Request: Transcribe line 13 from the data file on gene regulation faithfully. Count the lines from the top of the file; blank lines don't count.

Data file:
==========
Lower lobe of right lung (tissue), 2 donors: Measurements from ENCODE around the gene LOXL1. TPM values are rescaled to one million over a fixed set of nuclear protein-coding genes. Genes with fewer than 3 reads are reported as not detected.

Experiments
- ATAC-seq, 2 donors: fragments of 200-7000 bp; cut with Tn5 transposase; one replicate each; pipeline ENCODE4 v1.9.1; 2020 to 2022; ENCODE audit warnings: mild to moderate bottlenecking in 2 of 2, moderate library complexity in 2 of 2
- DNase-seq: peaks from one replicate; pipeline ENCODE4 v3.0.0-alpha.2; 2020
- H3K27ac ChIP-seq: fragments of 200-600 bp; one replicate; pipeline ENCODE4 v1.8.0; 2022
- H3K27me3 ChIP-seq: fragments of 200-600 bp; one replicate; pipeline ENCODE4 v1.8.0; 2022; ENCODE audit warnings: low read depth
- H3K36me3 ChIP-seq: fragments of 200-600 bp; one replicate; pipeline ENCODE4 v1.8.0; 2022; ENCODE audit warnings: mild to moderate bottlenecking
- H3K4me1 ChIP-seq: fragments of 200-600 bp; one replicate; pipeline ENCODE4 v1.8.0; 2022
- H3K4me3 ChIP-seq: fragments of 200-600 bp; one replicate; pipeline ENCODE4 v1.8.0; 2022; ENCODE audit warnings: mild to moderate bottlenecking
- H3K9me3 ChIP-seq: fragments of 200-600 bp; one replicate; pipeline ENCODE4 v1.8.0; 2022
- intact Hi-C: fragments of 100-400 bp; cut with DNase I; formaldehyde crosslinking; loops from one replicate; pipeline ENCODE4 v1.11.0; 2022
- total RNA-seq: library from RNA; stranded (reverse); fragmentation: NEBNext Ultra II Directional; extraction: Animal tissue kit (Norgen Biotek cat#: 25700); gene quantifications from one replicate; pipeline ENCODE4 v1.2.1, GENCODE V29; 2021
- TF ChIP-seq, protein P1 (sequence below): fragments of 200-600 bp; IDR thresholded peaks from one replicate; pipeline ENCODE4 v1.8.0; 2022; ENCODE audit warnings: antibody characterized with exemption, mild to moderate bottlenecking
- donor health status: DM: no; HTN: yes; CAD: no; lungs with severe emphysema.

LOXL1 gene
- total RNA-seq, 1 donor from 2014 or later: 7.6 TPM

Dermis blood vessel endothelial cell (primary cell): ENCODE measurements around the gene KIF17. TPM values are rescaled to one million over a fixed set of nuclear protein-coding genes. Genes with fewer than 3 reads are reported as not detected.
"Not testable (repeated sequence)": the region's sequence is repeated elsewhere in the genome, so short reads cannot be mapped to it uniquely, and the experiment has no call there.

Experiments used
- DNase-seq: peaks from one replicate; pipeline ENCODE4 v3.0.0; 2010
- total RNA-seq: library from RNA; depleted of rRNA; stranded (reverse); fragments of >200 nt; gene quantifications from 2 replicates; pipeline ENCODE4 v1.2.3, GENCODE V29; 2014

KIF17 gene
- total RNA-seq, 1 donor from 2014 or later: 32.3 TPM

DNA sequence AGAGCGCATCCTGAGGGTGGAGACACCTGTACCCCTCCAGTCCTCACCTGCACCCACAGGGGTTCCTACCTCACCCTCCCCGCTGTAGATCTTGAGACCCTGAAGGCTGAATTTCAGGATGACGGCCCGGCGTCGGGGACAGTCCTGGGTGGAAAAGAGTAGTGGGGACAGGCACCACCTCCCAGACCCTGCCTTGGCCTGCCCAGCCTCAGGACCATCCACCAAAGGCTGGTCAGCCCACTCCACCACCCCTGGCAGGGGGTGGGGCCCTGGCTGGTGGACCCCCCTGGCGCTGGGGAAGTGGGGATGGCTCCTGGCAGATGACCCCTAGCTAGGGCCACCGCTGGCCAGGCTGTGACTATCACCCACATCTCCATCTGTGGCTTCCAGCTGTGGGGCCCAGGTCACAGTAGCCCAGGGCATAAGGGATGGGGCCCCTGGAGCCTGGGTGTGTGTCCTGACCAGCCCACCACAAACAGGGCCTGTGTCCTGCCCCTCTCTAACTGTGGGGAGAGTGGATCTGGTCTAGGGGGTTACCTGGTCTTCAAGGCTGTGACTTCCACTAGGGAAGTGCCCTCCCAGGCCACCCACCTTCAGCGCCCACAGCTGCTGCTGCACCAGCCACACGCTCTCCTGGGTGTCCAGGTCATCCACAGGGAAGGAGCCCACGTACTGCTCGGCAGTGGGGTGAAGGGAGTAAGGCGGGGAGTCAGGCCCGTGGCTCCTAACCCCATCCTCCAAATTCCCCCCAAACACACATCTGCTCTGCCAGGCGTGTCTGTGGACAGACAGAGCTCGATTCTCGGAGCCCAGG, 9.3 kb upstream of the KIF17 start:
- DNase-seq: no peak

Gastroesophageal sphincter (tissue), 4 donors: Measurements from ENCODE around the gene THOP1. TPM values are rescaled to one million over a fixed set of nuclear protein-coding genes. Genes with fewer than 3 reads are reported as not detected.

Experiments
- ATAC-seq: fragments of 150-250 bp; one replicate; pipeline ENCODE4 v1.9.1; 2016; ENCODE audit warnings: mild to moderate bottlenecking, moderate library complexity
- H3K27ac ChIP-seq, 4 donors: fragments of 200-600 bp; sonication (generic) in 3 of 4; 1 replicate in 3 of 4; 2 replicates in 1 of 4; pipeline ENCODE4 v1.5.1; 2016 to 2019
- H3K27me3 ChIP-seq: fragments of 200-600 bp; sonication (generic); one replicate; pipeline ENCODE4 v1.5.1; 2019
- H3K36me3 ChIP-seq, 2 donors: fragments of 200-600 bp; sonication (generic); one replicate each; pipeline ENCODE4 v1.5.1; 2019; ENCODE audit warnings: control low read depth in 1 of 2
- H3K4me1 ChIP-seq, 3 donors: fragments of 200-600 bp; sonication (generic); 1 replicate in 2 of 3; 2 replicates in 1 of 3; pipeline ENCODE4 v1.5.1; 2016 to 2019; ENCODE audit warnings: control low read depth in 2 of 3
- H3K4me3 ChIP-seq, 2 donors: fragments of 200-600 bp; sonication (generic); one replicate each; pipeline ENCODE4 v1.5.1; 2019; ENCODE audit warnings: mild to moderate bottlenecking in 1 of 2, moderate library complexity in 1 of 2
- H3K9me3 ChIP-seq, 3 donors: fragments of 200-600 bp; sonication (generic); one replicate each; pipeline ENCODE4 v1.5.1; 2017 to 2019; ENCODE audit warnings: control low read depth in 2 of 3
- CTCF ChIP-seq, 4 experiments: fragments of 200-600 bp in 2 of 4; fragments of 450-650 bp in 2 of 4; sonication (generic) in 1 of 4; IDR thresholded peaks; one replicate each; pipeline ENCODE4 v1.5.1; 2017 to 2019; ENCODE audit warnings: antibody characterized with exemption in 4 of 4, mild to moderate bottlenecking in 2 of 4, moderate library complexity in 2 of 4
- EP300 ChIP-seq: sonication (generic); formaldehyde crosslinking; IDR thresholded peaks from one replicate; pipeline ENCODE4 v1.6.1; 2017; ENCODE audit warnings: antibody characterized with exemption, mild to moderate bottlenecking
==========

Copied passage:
- TF ChIP-seq, protein P1 (sequence below): fragments of 200-600 bp; IDR thresholded peaks from one replicate; pipeline ENCODE4 v1.8.0; 2022; ENCODE audit warnings: antibody characterized with exemption, mild to moderate bottlenecking